As part of my regular reading rotation, I make it a point to include books about diet and nutrition. It may be an old adage, but it is so true – we are what we eat. Our diet has a huge impact on our health, In fact, I would contend that it has the biggest impact.
Fortunately, a lot of research is being performed on how we can improve our physical and emotional well-being through diet and nutrition. I’ve also been fortunate that my sister, who is in the health care industry, has also taken an interest in the subject. As part of my wellness reading, she suggested the book Why We Get Sick by Benjamin Bikman, PhD.
I’ve been going to Las Vegas on a regular basis for almost 30 years. Up until the last few years, I spent nearly all of my time on The Strip. There is so much to do on that stretch of road that you can easily overlook the fact that Las Vegas is a major metropolitan area with over 2 million residents. Considering this reality, I figured there had to be plenty of things to do that were not on The Strip. I was certain that those who make their home in Vegas don’t spend all their time under the lights and at the tables.
So over the last few years, I’ve researched and explored food, coffee, and recreation options that aren’t on Las Vegas Boulevard. As of 2023, here’s a collection of some of the best places I’ve found that are worth the trip off The Strip.
There are things we learn later in life that we wish we would have known sooner. Disappointing? Maybe, but some things are better learnt now than never.
I hadn’t seen or even known this prayer written by General Douglas MacArthur existed until earlier this year. In it, MacArthur requests the things he desires for his son. It’s a short read that I am including here.
A few years back (9 to be exact), I read The Circle by Dave Eggers. In that book, Eggers painted a future where a dominant technology company encourages users to embrace total transparency. People aren’t forced to give up their privacy, they willingly do so for greater good. When I read the book, it reminded so much of Aldous Huxley’s Brave New World where people willingly submit to government surveillance.
Last year, when I saw that Eggers wrote a follow-up to The Circle, I knew I would have to read it. I was curious to see where Eggers would take things in The Every.
Last year, I signed up as a volunteer for the US Open, which is being held at The Los Angeles Country Club. I’ve been wanting to attend a US Open for some time, and this seemed like a good opportunity given how close it is to home.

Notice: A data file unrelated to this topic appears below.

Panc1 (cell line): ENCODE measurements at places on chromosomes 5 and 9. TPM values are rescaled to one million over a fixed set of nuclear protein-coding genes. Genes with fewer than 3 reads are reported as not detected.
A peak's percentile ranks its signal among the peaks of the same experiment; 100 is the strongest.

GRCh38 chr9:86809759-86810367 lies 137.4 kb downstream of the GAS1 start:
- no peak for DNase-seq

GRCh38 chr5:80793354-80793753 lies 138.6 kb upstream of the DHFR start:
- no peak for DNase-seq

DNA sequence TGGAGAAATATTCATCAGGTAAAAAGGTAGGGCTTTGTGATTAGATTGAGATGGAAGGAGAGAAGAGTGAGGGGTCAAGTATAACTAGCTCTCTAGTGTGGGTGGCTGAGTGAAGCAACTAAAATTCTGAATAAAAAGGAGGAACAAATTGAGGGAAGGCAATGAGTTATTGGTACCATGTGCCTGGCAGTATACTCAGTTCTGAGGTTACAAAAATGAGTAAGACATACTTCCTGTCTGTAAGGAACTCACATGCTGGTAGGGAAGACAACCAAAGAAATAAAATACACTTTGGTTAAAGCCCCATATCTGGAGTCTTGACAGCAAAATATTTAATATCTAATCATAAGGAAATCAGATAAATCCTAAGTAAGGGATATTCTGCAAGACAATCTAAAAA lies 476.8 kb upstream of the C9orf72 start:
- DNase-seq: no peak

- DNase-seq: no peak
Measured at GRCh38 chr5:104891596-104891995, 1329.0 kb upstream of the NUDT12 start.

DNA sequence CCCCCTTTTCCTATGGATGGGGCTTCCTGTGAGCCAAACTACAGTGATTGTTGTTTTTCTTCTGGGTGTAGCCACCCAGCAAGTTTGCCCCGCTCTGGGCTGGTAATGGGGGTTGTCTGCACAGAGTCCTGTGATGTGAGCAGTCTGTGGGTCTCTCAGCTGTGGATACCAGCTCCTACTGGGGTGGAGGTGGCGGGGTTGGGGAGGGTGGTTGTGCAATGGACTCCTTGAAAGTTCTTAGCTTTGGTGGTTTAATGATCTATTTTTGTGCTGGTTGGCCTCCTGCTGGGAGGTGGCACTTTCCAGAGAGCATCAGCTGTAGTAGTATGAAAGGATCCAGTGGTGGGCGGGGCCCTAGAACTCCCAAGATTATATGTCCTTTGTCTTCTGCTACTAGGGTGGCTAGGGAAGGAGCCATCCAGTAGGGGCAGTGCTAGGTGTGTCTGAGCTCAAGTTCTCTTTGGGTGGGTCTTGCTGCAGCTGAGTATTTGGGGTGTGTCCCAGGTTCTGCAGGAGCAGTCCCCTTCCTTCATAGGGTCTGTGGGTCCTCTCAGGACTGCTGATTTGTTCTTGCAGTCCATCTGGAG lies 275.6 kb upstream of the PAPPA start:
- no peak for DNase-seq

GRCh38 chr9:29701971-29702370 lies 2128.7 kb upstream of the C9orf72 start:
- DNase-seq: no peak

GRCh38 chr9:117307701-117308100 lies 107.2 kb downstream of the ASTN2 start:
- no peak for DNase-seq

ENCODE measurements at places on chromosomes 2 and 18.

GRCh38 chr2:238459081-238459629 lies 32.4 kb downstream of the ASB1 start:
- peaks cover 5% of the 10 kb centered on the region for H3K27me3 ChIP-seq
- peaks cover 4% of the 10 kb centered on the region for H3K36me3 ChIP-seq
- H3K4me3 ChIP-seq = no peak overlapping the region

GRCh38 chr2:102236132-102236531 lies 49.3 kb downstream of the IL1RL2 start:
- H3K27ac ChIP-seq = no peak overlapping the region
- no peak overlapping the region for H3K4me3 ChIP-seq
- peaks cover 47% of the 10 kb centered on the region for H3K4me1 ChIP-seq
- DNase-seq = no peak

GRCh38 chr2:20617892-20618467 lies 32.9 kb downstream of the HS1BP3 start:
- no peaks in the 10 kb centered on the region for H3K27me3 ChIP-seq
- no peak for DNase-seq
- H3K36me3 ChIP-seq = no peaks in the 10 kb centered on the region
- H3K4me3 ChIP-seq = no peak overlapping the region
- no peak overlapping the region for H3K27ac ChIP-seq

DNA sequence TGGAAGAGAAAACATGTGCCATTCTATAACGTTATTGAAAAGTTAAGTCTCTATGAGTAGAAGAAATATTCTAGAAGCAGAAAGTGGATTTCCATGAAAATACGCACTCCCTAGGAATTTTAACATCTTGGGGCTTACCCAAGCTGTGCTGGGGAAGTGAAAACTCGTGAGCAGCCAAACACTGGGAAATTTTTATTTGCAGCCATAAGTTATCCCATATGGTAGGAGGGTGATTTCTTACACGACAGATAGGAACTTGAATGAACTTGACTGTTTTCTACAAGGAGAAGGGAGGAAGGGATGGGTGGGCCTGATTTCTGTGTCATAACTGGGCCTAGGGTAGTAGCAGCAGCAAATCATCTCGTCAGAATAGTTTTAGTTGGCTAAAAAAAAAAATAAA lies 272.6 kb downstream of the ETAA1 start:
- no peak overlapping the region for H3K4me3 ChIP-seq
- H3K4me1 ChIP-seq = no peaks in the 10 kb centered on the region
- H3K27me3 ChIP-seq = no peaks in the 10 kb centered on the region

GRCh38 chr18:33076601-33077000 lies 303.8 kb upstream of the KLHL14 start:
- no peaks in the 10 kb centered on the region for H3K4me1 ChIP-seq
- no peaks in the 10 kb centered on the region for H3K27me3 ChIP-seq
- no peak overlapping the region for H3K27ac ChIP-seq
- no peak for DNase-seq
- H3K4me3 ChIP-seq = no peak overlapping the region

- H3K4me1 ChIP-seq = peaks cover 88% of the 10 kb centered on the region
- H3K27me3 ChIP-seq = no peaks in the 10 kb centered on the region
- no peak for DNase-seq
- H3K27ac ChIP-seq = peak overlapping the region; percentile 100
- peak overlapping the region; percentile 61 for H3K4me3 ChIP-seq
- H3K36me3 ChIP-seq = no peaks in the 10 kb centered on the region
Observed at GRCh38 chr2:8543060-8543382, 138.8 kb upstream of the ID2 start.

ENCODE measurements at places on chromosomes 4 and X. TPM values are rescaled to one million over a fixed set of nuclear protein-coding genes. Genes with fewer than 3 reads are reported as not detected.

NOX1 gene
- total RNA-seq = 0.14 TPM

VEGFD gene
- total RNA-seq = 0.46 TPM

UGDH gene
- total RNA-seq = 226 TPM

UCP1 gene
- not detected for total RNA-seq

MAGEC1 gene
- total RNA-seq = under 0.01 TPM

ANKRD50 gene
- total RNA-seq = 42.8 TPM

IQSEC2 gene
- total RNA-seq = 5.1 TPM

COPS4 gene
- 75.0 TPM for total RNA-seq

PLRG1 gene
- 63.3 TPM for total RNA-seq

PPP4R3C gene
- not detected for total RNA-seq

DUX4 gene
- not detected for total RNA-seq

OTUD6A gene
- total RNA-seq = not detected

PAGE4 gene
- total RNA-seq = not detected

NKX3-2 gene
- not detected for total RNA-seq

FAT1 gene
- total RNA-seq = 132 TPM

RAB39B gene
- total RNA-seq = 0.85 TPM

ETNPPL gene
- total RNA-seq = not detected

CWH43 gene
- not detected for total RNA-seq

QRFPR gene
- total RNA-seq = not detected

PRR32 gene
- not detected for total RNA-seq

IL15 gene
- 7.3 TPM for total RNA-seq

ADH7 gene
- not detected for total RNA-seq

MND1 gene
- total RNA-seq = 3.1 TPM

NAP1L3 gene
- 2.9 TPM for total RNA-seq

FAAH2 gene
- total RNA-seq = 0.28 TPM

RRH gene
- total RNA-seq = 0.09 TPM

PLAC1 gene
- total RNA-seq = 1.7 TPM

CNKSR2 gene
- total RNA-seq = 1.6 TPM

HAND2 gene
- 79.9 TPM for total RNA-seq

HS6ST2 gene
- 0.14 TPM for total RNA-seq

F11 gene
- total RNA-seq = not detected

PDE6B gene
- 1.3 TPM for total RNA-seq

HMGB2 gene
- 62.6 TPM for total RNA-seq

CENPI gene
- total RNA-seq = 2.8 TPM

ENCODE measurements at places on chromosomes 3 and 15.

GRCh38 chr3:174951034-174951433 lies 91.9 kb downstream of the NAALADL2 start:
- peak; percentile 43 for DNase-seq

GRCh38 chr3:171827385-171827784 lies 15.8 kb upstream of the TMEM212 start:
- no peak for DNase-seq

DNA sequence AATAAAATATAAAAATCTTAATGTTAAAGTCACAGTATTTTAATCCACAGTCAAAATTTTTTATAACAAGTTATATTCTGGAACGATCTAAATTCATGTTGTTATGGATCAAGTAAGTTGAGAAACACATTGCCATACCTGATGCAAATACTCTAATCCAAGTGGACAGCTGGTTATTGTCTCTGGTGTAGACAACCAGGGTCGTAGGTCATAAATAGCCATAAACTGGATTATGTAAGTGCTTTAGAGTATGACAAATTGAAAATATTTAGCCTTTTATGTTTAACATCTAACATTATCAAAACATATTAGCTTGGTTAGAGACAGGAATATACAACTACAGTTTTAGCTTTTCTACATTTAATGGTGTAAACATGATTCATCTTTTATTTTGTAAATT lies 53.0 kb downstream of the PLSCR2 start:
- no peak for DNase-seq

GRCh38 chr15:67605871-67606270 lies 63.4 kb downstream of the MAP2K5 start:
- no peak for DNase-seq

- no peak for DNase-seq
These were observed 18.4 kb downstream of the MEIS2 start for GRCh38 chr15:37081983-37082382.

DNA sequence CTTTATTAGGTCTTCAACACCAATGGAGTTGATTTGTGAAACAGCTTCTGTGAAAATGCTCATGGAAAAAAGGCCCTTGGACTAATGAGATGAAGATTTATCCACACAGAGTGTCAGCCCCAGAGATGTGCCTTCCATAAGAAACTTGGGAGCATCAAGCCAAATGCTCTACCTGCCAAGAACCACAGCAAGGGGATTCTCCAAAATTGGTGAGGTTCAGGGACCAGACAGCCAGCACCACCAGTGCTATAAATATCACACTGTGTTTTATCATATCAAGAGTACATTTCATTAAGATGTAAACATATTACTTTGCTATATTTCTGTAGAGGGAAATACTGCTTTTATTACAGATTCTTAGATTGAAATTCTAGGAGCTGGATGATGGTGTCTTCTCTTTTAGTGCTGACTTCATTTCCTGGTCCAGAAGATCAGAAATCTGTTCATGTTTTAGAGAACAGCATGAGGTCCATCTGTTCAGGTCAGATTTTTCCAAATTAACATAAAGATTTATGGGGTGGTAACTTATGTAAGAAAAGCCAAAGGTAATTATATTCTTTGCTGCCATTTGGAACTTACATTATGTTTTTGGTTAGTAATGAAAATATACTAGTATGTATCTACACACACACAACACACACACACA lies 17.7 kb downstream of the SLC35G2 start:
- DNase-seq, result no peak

When the USGA sent out their request for volunteers, I figured, why not? The cost for the volunteer package was on par with the cost for tickets. Plus, it guaranteed access without having to go through the ticket lottery, which is more challenging than usual this year. Tickets are in limited supply due to capacity constraints at LACC.
Everything I’ve been taught about time management, everything I’ve read, everything I’ve learned is about how to organize our time to get more things done. It’s been beat into me that time management is about focus, discipline, planning, and prioritizing.
Is it possible that what I’ve been taught, that what I’ve learned is wrong? Have I’ve been managing my time incorrectly all these years?
Four Thousand Weeks: Time Management for Mortals by Oliver Burkeman challenged my relationship with time and how I manage it. Instead of laying out yet another system that shows how to squeeze more tasks and activities into the limited time we have, Burkeman turns the concept of time management inside out. He start with the premise that we have a limited amount of time, approximately 4000 weeks if we’re lucky enough to live to 80 years of age, and works backward from there to develop techniques that get the most out of those 4000 weeks. Keep in mind that I didn’t say how to get the most things done in that limited time. I simply said getting the most out of that time, which is an important distinction that I’ll come back to in a bit.
At the end of last year, I got the opportunity to play in the SCGA Tournament of Club Champions. As the name implies, it’s an annual event held by the SCGA that is open to those who win their golf club’s club championship. I’m still unsure how I happened to win the Sterling Hills Club Championship. It’s a 36-hole event, and I was mired solidly in the middle of the pack after the first 27 holes. Over the last 9, the putter came alive, I made a few shots, and lo-and-behold, I was told that I won by one stroke. Little did I know how important that last birdie putt on 18 would be.
In addition to reading a daily spiritual devotional, one of my other morning routines involves a daily reader that is more “secular” in nature. By secular, it means the reader contains inspirational notes around personal development, character, business, mindfulness, and/or leadership. Besides the inspirational notes, I’ll often use the reader as a jumping of point for my daily journaling exercise. Examples of daily readers I’ve used in the past are The Daily Stoic and The Mindfulness Journal.
When I originally set up this blog up over 10 years ago, I syndicated the feed through Feedburner. It seemed like a safe thing to do, and at the time, all of the top blogs were using the service. However, it’s a Google product, and given Google’s penchant for sun-setting (i.e. killing) services, there was always an inherent risk to relying on it.
For years now, I’ve been hearing about the imminent demise of Feedburner, but I’ve basically ignored the chatter. I continued to have the RSS icon at the top right of the header point to the syndicated feedburner URL. So even though the service is still active and working, albeit with reduced features, I’ve decided it’s time to make a change.